Uneducating the Islamic World

By Berman, Ilan | The American Spectator, July/August 2009 | Go to article overview

Uneducating the Islamic World


Berman, Ilan, The American Spectator


GIVE BARACK OBAMA CREDIT FOR THINKING BIG. Since taking office this past January, the president has embarked upon a fundamental reboot of American foreign policy. From semantic steps like the renaming of the War on Terror to more substantive ones- including an overhaul of defense priorities and new outreach to countries such as Iran and Russia- the Obama administration has wasted no time making clear that it plans to reshape the way the United States interacts with the outside world.

Of all the initiatives now being contemplated by the White House, none are more potentially farreaching than its plans for a new diplomatic offensive toward the Muslim world. In his historic April address to the Turkish parliament, the president promised a political, cultural, and economic partnership "with people across the Muslim world to advance our common hopes, and our common dreams." As the Obama administration embarks on this effort, however, it is liable to find that long-term success hinges upon a topic that is rarely discussed and even more poorly understood: basic education in the Islamic world.

To understand the importance of this issue to the domestic stability and political outlook of Muslim nations, one need only look at Pakistan. Over the past three decades, Pakistan's educational sector has steadily atrophied, a casualty of neglect and partisan politics. In its place has risen a parallel religious education system built around a specialized Islamic curriculum known as the Dars-e Nizami. Ostensibly, other subjects- including mathematics, history, and medicine- are also offered. But specialists such as Christine Fair of the United States Institute of Peace are quick to point out that this falls far short of a "well-rounded education," since all the texts used for instruction, even those for supposedly "rational sciences," are fundamentalist in nature, and many have stopped being taught altogether in Pakistan's more than 10,000 madaris (the plural of madrassd).

Of those, Darul Uloom Haqqania in the country's North-West Frontier Province is among the most prominent. In the past, Darul Uloom is known to have served as a training ground for Taliban leaders, as well as a recruiting center for Pakistani militants fighting in the disputed region of Kashmir. Today, Darul Uloom still casts a long ideological shadow; more than 2,800 Pakistani, Afghan, Tajik, Kazakh, Uzbek, and Chechen students are currently estimated to be enrolled there. Also prominent are the Ahle-hadith madaris, located outside Lahore. These are known to have provided fighters to Lashkar-e Taiba, the Kashmiri terrorist group responsible for the bloody November 2008 assault on the Indian city of Mumbai.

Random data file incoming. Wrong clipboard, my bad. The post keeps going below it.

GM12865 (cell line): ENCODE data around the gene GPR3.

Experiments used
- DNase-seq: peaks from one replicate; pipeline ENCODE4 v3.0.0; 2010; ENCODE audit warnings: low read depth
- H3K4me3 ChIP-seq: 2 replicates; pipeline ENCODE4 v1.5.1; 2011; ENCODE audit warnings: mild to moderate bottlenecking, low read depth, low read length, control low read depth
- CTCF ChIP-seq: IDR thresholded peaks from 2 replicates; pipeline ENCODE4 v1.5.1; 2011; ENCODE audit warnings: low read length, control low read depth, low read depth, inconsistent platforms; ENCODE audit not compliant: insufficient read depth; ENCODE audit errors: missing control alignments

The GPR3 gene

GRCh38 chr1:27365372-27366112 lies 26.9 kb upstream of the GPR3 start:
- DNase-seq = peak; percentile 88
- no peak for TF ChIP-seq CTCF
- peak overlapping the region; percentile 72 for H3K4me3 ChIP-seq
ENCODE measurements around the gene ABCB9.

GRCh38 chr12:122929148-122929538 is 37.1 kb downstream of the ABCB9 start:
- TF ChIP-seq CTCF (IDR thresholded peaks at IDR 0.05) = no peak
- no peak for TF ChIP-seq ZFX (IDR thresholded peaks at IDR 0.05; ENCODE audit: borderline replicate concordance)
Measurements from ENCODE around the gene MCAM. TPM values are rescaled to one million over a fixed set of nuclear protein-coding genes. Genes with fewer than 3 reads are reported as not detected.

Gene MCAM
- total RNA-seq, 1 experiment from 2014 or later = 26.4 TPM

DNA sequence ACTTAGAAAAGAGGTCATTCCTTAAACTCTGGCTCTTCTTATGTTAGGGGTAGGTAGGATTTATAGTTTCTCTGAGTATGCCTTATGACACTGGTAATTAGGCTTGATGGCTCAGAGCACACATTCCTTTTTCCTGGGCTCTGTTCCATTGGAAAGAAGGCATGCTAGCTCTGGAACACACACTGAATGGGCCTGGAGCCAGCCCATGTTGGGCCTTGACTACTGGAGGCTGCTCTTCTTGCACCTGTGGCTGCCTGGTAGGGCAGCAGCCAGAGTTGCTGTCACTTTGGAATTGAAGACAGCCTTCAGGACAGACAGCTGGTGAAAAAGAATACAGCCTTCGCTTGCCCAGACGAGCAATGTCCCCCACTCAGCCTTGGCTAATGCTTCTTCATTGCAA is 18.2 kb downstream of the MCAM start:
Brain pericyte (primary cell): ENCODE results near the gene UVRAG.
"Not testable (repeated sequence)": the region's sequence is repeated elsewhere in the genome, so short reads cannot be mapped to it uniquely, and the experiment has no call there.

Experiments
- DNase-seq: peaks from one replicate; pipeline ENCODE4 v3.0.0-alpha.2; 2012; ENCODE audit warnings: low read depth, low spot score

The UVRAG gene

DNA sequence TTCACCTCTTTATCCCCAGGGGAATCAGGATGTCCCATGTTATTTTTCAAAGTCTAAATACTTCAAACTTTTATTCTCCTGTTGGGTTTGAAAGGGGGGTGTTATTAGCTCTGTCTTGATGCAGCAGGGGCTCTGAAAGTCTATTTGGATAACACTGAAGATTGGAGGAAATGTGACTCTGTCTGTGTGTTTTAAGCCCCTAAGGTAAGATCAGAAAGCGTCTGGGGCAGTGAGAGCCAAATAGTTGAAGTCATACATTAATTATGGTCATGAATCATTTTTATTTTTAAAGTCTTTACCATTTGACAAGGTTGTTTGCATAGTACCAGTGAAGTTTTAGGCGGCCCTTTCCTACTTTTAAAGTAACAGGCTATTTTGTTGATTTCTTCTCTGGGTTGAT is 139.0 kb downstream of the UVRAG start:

By objective standards, the size of the problem is still small. Officials in Islamabad estimate that some 1.7 million students- just 1 percent of the country's total population- are currently enrolled in the madrassa system. Yet if even a fraction of that number becomes radicalized enough to join the jihad against the West, it would be a boon to terrorist groups such as al Qaeda and a major challenge to the United States and its allies. And by all indications, that is precisely what is happening in places such as Afghanistan and Kashmir, where anecdotal evidence suggests that local radicals are being reinforced by new recruits from Pakistan's Islamic schools.

Pakistan maybe the most prominent example of this radicalization, but it is hardly the only one. Indeed, the same conditions that empowered the rise of a parallel, largely unaccountable educational system in South Asia's most unstable state can be seen today throughout the rest of the Islamic world.

IT WAS NOT ALWAYS THIS WAY. Between the eighth and tenth centuries, Islamic thinkers pioneered significant new knowledge in mathematics and astronomy. The same period saw the translation and dissemination of classic books of literature and Greek philosophy throughout the Muslim world, and new inventions that aided technological and scientific discovery. …

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